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Recessions and Older Workers

  • Alicia H. Munnell
  • Dan Muldoon
  • Steven A. Sass

With the economy sliding ever deeper into recession, questions arise about how older workers are faring and how their fate relative to younger workers compares to the past. The answer to these questions turns out to be a little complicated. Two forces are at work. On the one hand, labor force participation among older workers has been rising since the early 1990s, a reversal of the long-standing trend toward ever-earlier retirement. Participation rates among older workers have even continued to rise during both of the recessions in this decade – a dramatic change from previous experience. On the other hand, the edge that older workers used to have relative to younger workers when it comes to layoffs seems to have disappeared, so the rise in the unemployment rate for older workers in recessions now looks similar to that for younger workers. Of the two forces, the trend growth in labor force participation appears to dominate, which has helped keep the employment rate of older workers from falling during the current recession. This pattern contrasts sharply with the far more typical decline in employment rates for workers under age 55. This brief is organized as follows. The first section discusses the upward trend in the labor force participation of older men. The second section explores why older men may have lost some of their edge with regard to job security. The third section looks at how these two developments – the secular upward trend in labor force participation and the heightened vulnerability to layoffs relative to younger workers – have affected the employment rates of older men in this recession compared to earlier ones. The fourth section concludes.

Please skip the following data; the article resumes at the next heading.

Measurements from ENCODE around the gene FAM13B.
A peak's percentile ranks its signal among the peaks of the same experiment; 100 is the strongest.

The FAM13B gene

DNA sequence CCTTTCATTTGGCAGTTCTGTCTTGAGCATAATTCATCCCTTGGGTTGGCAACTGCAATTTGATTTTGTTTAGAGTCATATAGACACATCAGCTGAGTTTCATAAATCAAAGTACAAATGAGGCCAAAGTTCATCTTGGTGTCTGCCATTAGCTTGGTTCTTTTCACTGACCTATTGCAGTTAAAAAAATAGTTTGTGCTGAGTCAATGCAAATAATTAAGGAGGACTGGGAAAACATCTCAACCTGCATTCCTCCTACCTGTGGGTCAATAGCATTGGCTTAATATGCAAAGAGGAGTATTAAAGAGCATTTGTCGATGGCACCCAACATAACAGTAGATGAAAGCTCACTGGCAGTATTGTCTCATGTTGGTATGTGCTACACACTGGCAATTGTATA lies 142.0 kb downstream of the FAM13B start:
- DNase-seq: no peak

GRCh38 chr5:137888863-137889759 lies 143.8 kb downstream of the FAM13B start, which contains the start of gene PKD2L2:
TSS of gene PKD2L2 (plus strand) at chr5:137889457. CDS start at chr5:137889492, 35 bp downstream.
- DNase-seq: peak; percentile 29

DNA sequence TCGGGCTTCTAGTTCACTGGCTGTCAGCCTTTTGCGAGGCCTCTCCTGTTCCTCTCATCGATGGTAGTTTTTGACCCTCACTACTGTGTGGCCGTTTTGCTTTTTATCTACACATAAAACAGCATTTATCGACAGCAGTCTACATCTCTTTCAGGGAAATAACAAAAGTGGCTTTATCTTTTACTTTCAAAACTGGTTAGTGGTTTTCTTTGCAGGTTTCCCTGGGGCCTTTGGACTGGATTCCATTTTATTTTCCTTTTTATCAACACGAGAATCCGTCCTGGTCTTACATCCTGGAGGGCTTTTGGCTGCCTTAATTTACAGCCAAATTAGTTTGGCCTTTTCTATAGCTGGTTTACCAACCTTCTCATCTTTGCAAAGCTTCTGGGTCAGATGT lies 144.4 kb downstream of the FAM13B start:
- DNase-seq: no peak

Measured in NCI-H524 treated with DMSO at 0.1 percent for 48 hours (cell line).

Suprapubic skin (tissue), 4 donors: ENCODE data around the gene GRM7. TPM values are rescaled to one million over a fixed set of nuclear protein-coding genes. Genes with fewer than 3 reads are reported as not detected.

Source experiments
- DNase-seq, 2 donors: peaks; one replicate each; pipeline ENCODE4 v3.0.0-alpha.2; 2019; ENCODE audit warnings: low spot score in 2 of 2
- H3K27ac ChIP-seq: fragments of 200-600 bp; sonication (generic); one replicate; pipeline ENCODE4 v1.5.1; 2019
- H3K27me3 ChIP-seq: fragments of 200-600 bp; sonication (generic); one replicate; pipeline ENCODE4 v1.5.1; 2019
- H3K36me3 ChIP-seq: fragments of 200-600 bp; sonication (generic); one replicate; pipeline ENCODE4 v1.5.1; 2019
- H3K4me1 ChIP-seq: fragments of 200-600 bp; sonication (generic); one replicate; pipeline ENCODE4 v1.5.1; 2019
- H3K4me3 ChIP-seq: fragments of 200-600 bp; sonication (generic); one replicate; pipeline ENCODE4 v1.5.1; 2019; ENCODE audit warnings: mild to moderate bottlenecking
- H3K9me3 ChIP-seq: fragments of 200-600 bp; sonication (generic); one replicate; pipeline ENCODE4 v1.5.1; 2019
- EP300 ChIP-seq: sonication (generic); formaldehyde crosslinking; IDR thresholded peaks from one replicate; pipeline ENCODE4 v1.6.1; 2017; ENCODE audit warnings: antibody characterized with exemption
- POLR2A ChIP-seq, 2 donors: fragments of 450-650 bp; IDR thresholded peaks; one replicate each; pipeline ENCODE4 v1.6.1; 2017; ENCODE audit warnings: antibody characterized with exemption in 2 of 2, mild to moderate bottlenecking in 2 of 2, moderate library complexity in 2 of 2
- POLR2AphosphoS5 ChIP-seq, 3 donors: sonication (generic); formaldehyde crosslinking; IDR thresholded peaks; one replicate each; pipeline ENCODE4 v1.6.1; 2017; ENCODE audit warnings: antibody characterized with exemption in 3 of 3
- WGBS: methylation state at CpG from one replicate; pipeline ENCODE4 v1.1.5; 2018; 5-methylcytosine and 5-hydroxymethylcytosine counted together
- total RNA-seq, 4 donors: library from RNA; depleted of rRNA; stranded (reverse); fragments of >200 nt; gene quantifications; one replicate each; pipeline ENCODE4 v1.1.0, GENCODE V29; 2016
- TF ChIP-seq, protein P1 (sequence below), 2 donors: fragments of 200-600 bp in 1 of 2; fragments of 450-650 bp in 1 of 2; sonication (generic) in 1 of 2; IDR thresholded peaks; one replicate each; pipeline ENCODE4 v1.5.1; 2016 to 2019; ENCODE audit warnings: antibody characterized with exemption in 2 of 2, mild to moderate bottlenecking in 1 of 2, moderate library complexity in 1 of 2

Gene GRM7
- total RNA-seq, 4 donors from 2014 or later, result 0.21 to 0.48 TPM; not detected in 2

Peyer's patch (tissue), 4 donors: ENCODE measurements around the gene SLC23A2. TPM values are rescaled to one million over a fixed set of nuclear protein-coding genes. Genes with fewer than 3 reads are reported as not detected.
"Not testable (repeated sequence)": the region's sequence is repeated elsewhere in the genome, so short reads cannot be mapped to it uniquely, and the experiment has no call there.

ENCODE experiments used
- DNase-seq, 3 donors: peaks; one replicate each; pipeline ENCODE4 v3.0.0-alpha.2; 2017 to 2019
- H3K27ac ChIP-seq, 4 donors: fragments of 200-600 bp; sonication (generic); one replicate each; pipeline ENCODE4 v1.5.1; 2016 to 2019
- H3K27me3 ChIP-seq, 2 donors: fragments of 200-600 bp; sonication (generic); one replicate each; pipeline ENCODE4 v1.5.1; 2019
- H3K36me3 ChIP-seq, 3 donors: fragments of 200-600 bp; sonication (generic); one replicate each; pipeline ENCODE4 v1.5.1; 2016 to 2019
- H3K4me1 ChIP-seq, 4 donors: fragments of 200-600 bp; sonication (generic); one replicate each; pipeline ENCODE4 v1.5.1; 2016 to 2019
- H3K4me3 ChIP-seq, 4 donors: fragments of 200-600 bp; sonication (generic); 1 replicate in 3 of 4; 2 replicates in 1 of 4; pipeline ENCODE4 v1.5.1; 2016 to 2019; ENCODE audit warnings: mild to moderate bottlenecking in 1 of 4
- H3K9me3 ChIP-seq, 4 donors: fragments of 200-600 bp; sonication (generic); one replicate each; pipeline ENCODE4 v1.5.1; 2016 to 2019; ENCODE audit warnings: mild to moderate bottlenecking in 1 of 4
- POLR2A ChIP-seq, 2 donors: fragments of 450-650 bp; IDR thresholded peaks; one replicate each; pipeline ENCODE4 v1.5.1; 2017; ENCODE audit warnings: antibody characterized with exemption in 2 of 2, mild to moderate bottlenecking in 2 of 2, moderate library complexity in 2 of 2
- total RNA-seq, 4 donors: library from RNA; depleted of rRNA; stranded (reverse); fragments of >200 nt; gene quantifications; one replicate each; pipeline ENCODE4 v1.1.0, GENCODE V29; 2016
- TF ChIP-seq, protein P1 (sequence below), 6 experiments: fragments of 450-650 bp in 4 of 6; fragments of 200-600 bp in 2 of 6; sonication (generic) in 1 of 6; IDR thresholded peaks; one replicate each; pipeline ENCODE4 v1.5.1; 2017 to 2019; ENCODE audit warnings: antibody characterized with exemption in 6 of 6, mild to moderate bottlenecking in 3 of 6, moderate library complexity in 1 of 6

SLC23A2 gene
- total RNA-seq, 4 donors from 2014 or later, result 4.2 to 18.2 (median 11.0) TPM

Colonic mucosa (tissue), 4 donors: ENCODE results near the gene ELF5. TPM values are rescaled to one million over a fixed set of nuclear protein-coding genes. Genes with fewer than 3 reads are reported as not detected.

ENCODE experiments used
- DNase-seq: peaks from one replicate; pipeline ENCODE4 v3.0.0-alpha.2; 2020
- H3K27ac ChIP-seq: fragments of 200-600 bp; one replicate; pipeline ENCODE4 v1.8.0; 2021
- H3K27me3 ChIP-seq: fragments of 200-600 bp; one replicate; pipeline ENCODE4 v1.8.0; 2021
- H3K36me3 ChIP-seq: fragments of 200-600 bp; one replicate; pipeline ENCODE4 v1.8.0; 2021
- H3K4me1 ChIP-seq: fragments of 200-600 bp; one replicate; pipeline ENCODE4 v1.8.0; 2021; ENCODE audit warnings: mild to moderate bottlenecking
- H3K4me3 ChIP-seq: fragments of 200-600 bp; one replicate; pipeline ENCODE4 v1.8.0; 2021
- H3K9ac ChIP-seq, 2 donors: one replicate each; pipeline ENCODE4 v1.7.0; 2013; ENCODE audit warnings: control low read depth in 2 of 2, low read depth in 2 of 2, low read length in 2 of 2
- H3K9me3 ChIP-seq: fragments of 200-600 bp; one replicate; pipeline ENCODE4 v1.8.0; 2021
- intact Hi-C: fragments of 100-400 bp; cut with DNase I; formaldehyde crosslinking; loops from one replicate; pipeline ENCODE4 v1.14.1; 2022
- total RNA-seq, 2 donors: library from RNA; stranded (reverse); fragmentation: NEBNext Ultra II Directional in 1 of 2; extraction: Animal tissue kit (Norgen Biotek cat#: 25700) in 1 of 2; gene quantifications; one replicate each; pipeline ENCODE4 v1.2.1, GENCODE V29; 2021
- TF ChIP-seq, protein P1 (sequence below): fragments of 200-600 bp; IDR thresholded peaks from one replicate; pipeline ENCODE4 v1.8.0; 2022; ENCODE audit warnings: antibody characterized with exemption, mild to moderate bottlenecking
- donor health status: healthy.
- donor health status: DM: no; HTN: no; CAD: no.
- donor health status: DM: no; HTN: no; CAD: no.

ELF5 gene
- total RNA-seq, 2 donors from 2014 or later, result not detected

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Paper provided by Center for Retirement Research in its series Issues in Brief with number ib2009-9-2.

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Length: 11 pages
Date of creation: Jan 2009
Date of revision: Jan 2009
Handle: RePEc:crr:issbrf:ib2009-9-2
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